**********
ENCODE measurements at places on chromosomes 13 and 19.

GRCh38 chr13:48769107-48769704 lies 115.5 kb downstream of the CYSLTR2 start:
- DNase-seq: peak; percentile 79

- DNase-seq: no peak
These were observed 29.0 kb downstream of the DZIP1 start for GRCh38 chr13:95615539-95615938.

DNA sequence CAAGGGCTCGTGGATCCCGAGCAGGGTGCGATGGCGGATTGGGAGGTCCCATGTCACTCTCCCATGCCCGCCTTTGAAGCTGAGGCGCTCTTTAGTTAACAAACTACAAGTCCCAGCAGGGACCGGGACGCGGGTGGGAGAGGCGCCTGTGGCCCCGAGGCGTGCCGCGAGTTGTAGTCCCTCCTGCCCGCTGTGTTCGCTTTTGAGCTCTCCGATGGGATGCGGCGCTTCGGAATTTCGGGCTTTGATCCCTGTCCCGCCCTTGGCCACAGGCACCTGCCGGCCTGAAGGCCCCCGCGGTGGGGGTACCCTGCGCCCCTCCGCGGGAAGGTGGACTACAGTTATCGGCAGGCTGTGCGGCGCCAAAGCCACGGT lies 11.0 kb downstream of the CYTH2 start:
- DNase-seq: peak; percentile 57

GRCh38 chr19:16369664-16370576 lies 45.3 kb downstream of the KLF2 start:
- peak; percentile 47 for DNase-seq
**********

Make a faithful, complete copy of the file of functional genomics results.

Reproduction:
ENCODE measurements at places on chromosomes 13 and 19.

GRCh38 chr13:48769107-48769704 lies 115.5 kb downstream of the CYSLTR2 start:
- DNase-seq: peak; percentile 79

- DNase-seq: no peak
These were observed 29.0 kb downstream of the DZIP1 start for GRCh38 chr13:95615539-95615938.

DNA sequence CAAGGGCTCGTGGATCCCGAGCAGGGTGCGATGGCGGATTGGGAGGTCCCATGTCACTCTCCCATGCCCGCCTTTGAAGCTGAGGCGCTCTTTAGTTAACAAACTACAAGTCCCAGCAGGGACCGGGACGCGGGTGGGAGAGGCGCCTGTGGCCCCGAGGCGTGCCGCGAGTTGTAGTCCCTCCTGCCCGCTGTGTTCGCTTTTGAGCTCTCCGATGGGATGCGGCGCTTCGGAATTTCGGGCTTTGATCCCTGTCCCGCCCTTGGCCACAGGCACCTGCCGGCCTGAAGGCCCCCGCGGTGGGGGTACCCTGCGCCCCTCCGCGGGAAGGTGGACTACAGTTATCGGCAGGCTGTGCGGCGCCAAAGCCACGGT lies 11.0 kb downstream of the CYTH2 start:
- DNase-seq: peak; percentile 57

GRCh38 chr19:16369664-16370576 lies 45.3 kb downstream of the KLF2 start:
- peak; percentile 47 for DNase-seq